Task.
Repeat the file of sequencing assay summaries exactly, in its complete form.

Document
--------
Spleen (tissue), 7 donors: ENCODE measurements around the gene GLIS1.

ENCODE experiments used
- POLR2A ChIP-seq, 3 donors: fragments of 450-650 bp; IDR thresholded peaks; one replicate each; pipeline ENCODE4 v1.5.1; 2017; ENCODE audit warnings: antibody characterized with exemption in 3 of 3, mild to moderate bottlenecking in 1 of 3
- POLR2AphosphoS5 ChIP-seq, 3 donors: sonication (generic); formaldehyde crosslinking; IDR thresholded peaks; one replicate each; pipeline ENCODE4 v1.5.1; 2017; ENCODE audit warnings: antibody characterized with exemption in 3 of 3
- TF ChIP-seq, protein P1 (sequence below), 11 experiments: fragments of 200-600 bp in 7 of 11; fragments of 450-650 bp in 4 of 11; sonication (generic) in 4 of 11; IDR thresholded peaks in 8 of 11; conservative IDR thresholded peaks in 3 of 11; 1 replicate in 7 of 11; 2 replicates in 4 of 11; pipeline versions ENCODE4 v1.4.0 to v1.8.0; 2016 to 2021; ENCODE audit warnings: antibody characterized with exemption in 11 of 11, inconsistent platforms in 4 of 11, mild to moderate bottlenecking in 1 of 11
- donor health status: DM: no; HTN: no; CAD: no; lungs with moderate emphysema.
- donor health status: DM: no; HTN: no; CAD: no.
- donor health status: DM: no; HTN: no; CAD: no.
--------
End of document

Spleen (tissue), 7 donors: ENCODE measurements around the gene GLIS1.

ENCODE experiments used
- POLR2A ChIP-seq, 3 donors: fragments of 450-650 bp; IDR thresholded peaks; one replicate each; pipeline ENCODE4 v1.5.1; 2017; ENCODE audit warnings: antibody characterized with exemption in 3 of 3, mild to moderate bottlenecking in 1 of 3
- POLR2AphosphoS5 ChIP-seq, 3 donors: sonication (generic); formaldehyde crosslinking; IDR thresholded peaks; one replicate each; pipeline ENCODE4 v1.5.1; 2017; ENCODE audit warnings: antibody characterized with exemption in 3 of 3
- TF ChIP-seq, protein P1 (sequence below), 11 experiments: fragments of 200-600 bp in 7 of 11; fragments of 450-650 bp in 4 of 11; sonication (generic) in 4 of 11; IDR thresholded peaks in 8 of 11; conservative IDR thresholded peaks in 3 of 11; 1 replicate in 7 of 11; 2 replicates in 4 of 11; pipeline versions ENCODE4 v1.4.0 to v1.8.0; 2016 to 2021; ENCODE audit warnings: antibody characterized with exemption in 11 of 11, inconsistent platforms in 4 of 11, mild to moderate bottlenecking in 1 of 11
- donor health status: DM: no; HTN: no; CAD: no; lungs with moderate emphysema.
- donor health status: DM: no; HTN: no; CAD: no.
- donor health status: DM: no; HTN: no; CAD: no.